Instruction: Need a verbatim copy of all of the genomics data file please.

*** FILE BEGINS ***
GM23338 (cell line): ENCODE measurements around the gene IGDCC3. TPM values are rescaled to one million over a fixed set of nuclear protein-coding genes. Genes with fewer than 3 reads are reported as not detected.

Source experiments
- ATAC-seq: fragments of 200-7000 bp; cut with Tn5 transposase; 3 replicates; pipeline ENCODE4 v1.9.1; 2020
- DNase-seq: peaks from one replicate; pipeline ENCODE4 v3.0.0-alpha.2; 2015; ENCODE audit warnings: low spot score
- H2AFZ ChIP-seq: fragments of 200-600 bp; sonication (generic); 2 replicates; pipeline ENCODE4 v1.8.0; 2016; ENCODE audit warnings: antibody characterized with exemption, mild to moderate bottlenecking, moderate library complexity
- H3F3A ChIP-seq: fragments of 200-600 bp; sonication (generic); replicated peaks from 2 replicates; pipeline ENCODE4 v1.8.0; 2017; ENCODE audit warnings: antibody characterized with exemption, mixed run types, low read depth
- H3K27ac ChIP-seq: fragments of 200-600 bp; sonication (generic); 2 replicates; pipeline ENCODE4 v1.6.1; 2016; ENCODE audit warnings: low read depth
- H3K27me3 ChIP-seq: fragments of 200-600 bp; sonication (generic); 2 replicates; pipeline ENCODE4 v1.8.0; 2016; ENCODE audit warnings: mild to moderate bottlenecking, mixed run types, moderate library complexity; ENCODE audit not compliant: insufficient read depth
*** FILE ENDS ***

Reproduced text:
GM23338 (cell line): ENCODE measurements around the gene IGDCC3. TPM values are rescaled to one million over a fixed set of nuclear protein-coding genes. Genes with fewer than 3 reads are reported as not detected.

Source experiments
- ATAC-seq: fragments of 200-7000 bp; cut with Tn5 transposase; 3 replicates; pipeline ENCODE4 v1.9.1; 2020
- DNase-seq: peaks from one replicate; pipeline ENCODE4 v3.0.0-alpha.2; 2015; ENCODE audit warnings: low spot score
- H2AFZ ChIP-seq: fragments of 200-600 bp; sonication (generic); 2 replicates; pipeline ENCODE4 v1.8.0; 2016; ENCODE audit warnings: antibody characterized with exemption, mild to moderate bottlenecking, moderate library complexity
- H3F3A ChIP-seq: fragments of 200-600 bp; sonication (generic); replicated peaks from 2 replicates; pipeline ENCODE4 v1.8.0; 2017; ENCODE audit warnings: antibody characterized with exemption, mixed run types, low read depth
- H3K27ac ChIP-seq: fragments of 200-600 bp; sonication (generic); 2 replicates; pipeline ENCODE4 v1.6.1; 2016; ENCODE audit warnings: low read depth
- H3K27me3 ChIP-seq: fragments of 200-600 bp; sonication (generic); 2 replicates; pipeline ENCODE4 v1.8.0; 2016; ENCODE audit warnings: mild to moderate bottlenecking, mixed run types, moderate library complexity; ENCODE audit not compliant: insufficient read depth